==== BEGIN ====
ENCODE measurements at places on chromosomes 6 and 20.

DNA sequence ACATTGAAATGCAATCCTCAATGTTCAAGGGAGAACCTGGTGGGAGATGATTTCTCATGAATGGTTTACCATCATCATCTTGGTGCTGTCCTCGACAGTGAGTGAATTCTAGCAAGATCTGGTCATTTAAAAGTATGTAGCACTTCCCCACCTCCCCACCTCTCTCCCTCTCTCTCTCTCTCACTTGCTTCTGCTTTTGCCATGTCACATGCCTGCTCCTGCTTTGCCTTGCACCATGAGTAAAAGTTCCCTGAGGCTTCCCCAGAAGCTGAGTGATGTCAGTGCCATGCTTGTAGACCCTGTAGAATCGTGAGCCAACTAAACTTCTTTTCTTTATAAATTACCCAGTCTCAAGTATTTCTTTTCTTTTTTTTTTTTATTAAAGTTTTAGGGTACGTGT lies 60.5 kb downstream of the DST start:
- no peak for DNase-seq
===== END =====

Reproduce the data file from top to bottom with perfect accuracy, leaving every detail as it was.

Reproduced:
ENCODE measurements at places on chromosomes 6 and 20.

DNA sequence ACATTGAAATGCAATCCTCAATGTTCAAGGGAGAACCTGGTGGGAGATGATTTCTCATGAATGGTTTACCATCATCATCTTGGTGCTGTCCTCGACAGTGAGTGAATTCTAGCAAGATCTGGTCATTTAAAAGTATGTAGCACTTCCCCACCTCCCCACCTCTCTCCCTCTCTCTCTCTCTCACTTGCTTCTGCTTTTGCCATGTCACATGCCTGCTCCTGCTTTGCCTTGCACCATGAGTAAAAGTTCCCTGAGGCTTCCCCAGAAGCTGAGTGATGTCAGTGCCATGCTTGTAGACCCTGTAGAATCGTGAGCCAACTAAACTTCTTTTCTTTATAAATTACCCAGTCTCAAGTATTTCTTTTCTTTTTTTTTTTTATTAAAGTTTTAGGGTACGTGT lies 60.5 kb downstream of the DST start:
- no peak for DNase-seq